Last Updated: Friday - 09/24/2010
Week of February 7, 2005
Bill endangers religious liberty
'Collision of rights' expected from gay marriage bill
By DEBORAH GYAPONG
Canadian Catholic News
Church representatives are describing the bill to legalize same-sex marriage as dangerous to religious freedom and warned of unintended consequences to society should marriage be changed.
Ottawa lawyer William Sammon, who represented the CCCB on the marriage issue at the Supreme Court, said the bill will create a "collision of rights and will affect religious leaders in what they say, where they say it and how they say it."
Sammon said passage of the bill would bring even more court challenges concerning the circumstances under which religious officials might be compelled to perform same-sex marriages or let their properties be used.
Sammon described Justice Minister Irwin Cotler's assertion that the charter requires same-sex marriage legislation as "smoke and mirrors."
"The Supreme Court only said it was consistent with the charter; it didn't say the state was compelled to legislate it," he said.
Cotler introduced the long-awaited bill in the House of Commons Feb. 1.
The move came only days after Foreign Affairs Minister Pierre Pettigrew made comments implying that churches should not take part in the same-sex marriage debate.
In Fredericton on Jan. 27, when journalists asked Pettigrew what he thought about Church groups' plans to fight same-sex marriage, he said, "I find that the separation of the Church and state is one of the most beautiful inventions of modern times."
"It is a question of principle for me," Pettigrew said. "I will support the government's legislation on the marriage of same-sex couples."
The Canadian Conference of Catholic Bishops (CCCB) called on Prime Minister Paul Martin to repudiate Pettigrew's remarks "that churches should not be part of the debate on proposals to redefine marriage."
In its Jan. 31 letter to Martin, signed by CCCB president Archbishop Brendan O'Brien, the bishops' conference joined a chorus of objections against Pettigrew from Catholic voices across the country.
Edmonton Archbishop Thomas Collins told Canwest News that Catholics "have every right to make our voice heard as well."
"This is an effort to try to remove moral comment from issues affecting the common good," Collins said.
As well, in a Jan. 28 news release, the Ontario Conference of Catholic Bishops (OCCB) described Pettigrew's comments as "extremely irresponsible."
"There is a real danger in Mr. Pettigrew's remarks," the OCCB release said. "If religious people are being told today that they cannot participate in the public debate on certain issues, then who will be told the same tomorrow?"
In a media scrum in the House of Commons foyer Jan. 31, Pettigrew denied that he said churches should "butt out" of the same-sex marriage debate, and then proceeded to repeat the remark that got him into trouble in the first place.
"I said there is a separation of Church and state and it is a wonderful invention of modernity," he said.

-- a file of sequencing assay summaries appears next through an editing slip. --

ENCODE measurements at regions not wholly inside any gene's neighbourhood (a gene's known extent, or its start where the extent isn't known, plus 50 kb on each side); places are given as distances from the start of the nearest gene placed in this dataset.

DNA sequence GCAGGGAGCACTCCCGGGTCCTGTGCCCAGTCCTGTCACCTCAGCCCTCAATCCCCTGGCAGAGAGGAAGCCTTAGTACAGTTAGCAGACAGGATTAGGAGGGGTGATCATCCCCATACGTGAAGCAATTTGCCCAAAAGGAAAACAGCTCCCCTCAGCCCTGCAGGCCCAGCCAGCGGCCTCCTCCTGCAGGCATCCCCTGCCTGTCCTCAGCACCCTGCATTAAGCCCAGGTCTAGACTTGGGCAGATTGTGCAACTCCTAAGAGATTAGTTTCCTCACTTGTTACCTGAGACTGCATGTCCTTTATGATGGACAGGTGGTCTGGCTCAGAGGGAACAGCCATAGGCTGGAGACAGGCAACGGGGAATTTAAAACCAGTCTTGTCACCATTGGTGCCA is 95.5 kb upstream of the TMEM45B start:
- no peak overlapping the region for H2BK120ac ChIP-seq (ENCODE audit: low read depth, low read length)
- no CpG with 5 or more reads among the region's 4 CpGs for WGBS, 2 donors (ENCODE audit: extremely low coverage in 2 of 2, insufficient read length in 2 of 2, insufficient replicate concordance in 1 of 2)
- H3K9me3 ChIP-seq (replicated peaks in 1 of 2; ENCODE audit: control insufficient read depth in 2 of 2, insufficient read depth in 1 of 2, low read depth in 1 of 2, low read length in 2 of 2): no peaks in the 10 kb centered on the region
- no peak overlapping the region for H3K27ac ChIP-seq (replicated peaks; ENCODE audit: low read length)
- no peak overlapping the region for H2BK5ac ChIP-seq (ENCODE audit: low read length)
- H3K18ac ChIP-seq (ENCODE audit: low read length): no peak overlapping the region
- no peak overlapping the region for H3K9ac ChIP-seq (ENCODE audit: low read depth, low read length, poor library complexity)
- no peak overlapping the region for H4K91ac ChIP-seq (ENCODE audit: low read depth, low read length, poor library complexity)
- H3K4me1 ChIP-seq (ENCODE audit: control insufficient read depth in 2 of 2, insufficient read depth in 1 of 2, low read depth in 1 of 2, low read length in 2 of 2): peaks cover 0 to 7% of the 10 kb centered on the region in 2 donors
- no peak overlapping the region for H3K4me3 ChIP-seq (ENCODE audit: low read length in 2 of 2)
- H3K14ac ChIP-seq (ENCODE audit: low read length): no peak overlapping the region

Seemingly annoyed at the question, he said, "I've seen a lot of right-wing press put all kinds of things around it and some right-wing commentators."
Archbishop O'Brien, in his Jan. 31 letter to the prime minister, held firm to the bishops' opposition to same-sex marriage. "The Roman and Eastern Catholic bishops stand united in their opposition to legislation that would redefine marriage in such a way that it is no longer recognized as the unique, essential and fundamental relationship of a man and a woman."
The letter also urged a free vote on the matter.
Similar letters were also sent to Bloc Quebecois Leader Gilles Duceppe and NDP Leader Jack Layton.
At a Feb. 1 news conference, Conservative Justice Critic Vic Toews called the same-sex marriage legislation "dangerous." He said that a series of court cases have already shown a "consistent pattern" that "whenever religious and equality rights collide, equality trumps."
Lawyer Peter Lauwers, who represented the OCCB before the Supreme Court, says passage of the bill will form the basis for more charges by same-sex groups to "punish institutions that don't support their view of things."
Lauwers predicted the charitable status of churches will be challenged and that public disagreement about civil marriage might run religious groups afoul of the hate crimes legislation.
Evangelical Fellowship of Canada (EFC) legal and policy director Janet Epp Buckingham told a news conference Feb. 1 that passage of this bill will mean there will be "no room for those of us who have a different vision of family life in Canada."
"We are already being pushed to the margins of Canadian life. We are being made to feel unwelcome," she said. The EFC is a national association of 40 Protestant denominations, religious organizations and 1,000 local churches.
Meanwhile, The Globe and Mail reported Feb. 1 that the outcome of the legislation is far from certain.
A survey conducted by The Globe found 139 members of Parliament who say they would vote in favour of legislation to change the legal definition of marriage to include same-sex couples. Another 118 MPs said they would vote against the legislation, while 49 are undecided or would not state a position.
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